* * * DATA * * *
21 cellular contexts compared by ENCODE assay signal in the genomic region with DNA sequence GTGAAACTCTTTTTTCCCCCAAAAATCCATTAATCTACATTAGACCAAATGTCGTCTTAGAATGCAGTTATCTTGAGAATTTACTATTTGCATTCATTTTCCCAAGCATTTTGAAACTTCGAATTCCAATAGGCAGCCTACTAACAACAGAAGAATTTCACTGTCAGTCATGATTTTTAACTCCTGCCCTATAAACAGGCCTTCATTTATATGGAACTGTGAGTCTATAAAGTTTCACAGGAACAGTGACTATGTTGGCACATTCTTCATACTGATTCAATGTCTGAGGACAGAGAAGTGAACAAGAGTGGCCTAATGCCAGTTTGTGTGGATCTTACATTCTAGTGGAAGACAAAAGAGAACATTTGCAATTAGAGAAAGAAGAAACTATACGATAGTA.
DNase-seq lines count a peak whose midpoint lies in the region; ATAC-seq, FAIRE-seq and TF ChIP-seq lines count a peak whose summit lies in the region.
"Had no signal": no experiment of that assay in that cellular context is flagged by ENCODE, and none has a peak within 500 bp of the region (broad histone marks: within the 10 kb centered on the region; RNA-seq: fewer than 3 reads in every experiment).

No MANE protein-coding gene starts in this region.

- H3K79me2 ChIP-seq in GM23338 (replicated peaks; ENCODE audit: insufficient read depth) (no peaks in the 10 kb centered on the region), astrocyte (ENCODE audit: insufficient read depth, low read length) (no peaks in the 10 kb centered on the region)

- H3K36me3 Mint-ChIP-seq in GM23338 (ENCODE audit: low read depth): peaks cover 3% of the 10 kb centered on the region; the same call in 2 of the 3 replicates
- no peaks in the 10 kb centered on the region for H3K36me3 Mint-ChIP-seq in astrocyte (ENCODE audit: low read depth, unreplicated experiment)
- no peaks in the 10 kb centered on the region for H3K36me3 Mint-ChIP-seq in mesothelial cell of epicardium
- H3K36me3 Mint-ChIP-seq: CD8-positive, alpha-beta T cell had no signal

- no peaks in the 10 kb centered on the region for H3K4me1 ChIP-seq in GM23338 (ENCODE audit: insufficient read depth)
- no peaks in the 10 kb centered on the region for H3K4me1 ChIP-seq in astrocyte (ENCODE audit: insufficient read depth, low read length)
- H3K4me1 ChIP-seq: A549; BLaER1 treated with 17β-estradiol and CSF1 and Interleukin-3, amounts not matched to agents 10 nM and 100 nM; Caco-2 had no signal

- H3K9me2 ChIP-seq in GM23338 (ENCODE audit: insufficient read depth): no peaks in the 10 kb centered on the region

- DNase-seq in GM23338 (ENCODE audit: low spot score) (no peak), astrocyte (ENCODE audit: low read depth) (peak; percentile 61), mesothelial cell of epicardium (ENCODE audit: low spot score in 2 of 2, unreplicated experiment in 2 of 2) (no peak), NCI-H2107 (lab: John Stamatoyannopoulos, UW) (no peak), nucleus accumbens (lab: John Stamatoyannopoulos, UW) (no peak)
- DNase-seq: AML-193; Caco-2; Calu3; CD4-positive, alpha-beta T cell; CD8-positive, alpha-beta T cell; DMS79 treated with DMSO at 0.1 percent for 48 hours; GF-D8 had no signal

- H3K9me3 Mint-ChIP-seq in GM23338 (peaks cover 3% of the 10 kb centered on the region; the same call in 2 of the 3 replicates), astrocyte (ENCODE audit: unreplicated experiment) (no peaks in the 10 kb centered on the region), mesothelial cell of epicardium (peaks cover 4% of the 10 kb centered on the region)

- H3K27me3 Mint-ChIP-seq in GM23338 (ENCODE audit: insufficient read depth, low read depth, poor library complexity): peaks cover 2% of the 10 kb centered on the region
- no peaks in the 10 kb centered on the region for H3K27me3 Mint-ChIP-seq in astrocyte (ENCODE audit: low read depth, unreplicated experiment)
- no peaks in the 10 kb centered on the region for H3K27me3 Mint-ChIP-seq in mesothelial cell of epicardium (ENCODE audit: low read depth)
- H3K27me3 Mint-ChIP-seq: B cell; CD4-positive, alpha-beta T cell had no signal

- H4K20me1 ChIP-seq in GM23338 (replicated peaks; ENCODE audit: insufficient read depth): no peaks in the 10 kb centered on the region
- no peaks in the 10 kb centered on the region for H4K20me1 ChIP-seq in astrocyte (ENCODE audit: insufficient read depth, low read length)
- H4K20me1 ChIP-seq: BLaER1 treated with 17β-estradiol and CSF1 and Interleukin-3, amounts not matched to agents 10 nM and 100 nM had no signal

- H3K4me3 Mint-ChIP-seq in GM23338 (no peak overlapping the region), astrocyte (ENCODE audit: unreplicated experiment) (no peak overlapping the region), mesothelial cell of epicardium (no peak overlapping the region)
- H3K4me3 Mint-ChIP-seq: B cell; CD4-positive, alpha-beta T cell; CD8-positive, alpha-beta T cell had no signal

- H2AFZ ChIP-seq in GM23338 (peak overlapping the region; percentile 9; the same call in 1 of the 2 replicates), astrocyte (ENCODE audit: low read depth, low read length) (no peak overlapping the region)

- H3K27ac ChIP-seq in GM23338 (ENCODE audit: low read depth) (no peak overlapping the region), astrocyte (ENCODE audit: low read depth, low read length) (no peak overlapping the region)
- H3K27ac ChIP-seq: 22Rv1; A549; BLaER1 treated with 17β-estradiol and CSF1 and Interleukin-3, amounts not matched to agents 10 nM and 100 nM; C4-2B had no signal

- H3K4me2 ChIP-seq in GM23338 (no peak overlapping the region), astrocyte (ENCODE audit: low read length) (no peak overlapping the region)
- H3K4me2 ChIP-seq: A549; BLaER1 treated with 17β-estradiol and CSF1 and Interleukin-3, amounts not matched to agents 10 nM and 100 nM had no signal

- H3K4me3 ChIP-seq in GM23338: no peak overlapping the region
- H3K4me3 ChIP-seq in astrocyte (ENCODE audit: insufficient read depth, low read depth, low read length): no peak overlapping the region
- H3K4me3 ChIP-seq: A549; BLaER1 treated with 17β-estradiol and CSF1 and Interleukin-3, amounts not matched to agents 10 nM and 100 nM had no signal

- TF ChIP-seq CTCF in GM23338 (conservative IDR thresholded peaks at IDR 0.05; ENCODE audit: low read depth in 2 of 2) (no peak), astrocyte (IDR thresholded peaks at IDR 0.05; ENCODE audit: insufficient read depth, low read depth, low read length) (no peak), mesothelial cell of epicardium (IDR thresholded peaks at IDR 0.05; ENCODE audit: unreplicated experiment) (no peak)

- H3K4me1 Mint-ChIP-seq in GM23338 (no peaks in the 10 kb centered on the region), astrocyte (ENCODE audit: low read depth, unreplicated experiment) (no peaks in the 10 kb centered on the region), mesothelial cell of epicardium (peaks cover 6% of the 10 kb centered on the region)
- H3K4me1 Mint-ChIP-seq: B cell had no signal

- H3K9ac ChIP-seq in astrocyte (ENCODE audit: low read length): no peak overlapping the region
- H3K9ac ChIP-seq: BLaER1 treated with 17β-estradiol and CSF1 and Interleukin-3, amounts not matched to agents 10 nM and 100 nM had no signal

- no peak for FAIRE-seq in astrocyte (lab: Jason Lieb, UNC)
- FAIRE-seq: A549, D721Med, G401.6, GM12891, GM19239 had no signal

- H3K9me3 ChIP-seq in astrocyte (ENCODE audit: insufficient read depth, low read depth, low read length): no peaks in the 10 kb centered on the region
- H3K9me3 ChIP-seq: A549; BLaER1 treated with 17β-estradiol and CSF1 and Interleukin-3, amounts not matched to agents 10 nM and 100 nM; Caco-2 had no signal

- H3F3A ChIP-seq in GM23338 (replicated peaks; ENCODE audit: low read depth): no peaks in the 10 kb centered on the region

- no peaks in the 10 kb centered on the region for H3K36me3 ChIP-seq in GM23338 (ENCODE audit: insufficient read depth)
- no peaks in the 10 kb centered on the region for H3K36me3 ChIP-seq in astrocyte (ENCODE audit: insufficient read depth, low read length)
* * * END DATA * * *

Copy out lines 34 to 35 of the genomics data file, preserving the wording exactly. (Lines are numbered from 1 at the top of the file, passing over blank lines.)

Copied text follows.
- TF ChIP-seq CTCF in GM23338 (conservative IDR thresholded peaks at IDR 0.05; ENCODE audit: low read depth in 2 of 2) (no peak), astrocyte (IDR thresholded peaks at IDR 0.05; ENCODE audit: insufficient read depth, low read depth, low read length) (no peak), mesothelial cell of epicardium (IDR thresholded peaks at IDR 0.05; ENCODE audit: unreplicated experiment) (no peak)

- H3K4me1 Mint-ChIP-seq in GM23338 (no peaks in the 10 kb centered on the region), astrocyte (ENCODE audit: low read depth, unreplicated experiment) (no peaks in the 10 kb centered on the region), mesothelial cell of epicardium (peaks cover 6% of the 10 kb centered on the region)